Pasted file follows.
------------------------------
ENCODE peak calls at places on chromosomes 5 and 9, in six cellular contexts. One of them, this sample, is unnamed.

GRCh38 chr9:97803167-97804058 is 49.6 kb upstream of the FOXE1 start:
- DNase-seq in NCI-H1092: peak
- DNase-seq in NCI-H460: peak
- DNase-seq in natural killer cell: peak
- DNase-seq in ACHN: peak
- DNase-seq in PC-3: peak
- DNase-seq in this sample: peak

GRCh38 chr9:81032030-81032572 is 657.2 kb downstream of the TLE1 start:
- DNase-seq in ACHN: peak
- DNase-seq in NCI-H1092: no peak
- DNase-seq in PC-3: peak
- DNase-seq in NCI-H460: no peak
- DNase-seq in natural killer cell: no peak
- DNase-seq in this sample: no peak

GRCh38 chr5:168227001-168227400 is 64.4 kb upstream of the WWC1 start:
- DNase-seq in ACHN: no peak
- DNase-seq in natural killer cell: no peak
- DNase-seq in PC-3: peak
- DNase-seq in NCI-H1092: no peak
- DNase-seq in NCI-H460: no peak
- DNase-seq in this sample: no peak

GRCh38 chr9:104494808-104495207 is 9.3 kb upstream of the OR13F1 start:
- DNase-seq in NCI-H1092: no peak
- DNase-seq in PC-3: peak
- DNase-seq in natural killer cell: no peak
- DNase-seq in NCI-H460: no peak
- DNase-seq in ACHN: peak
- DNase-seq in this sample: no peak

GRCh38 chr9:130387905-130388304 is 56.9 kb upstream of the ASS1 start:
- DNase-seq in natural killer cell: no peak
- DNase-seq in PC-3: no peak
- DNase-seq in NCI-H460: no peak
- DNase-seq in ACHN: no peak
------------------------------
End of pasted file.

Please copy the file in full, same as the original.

ENCODE peak calls at places on chromosomes 5 and 9, in six cellular contexts. One of them, this sample, is unnamed.

GRCh38 chr9:97803167-97804058 is 49.6 kb upstream of the FOXE1 start:
- DNase-seq in NCI-H1092: peak
- DNase-seq in NCI-H460: peak
- DNase-seq in natural killer cell: peak
- DNase-seq in ACHN: peak
- DNase-seq in PC-3: peak
- DNase-seq in this sample: peak

GRCh38 chr9:81032030-81032572 is 657.2 kb downstream of the TLE1 start:
- DNase-seq in ACHN: peak
- DNase-seq in NCI-H1092: no peak
- DNase-seq in PC-3: peak
- DNase-seq in NCI-H460: no peak
- DNase-seq in natural killer cell: no peak
- DNase-seq in this sample: no peak

GRCh38 chr5:168227001-168227400 is 64.4 kb upstream of the WWC1 start:
- DNase-seq in ACHN: no peak
- DNase-seq in natural killer cell: no peak
- DNase-seq in PC-3: peak
- DNase-seq in NCI-H1092: no peak
- DNase-seq in NCI-H460: no peak
- DNase-seq in this sample: no peak

GRCh38 chr9:104494808-104495207 is 9.3 kb upstream of the OR13F1 start:
- DNase-seq in NCI-H1092: no peak
- DNase-seq in PC-3: peak
- DNase-seq in natural killer cell: no peak
- DNase-seq in NCI-H460: no peak
- DNase-seq in ACHN: peak
- DNase-seq in this sample: no peak

GRCh38 chr9:130387905-130388304 is 56.9 kb upstream of the ASS1 start:
- DNase-seq in natural killer cell: no peak
- DNase-seq in PC-3: no peak
- DNase-seq in NCI-H460: no peak
- DNase-seq in ACHN: no peak